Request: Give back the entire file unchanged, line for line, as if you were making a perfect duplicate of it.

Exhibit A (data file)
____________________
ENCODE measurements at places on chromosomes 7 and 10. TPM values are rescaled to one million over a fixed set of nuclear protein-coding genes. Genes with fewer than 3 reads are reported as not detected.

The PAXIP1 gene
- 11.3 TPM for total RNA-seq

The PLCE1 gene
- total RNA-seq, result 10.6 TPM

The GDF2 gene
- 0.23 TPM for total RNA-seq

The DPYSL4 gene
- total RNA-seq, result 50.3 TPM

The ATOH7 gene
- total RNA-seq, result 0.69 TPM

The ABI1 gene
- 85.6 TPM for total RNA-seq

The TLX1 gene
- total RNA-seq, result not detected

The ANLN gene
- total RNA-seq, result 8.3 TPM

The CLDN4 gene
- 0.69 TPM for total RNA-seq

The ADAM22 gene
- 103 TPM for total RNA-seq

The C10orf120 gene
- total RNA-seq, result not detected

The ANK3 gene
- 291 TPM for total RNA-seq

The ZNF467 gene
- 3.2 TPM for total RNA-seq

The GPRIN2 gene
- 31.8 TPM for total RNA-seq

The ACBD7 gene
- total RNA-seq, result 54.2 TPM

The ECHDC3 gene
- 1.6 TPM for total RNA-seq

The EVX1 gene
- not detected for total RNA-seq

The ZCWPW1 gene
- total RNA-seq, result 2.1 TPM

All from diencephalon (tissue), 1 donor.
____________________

ENCODE measurements at places on chromosomes 7 and 10. TPM values are rescaled to one million over a fixed set of nuclear protein-coding genes. Genes with fewer than 3 reads are reported as not detected.

The PAXIP1 gene
- 11.3 TPM for total RNA-seq

The PLCE1 gene
- total RNA-seq, result 10.6 TPM

The GDF2 gene
- 0.23 TPM for total RNA-seq

The DPYSL4 gene
- total RNA-seq, result 50.3 TPM

The ATOH7 gene
- total RNA-seq, result 0.69 TPM

The ABI1 gene
- 85.6 TPM for total RNA-seq

The TLX1 gene
- total RNA-seq, result not detected

The ANLN gene
- total RNA-seq, result 8.3 TPM

The CLDN4 gene
- 0.69 TPM for total RNA-seq

The ADAM22 gene
- 103 TPM for total RNA-seq

The C10orf120 gene
- total RNA-seq, result not detected

The ANK3 gene
- 291 TPM for total RNA-seq

The ZNF467 gene
- 3.2 TPM for total RNA-seq

The GPRIN2 gene
- 31.8 TPM for total RNA-seq

The ACBD7 gene
- total RNA-seq, result 54.2 TPM

The ECHDC3 gene
- 1.6 TPM for total RNA-seq

The EVX1 gene
- not detected for total RNA-seq

The ZCWPW1 gene
- total RNA-seq, result 2.1 TPM

All from diencephalon (tissue), 1 donor.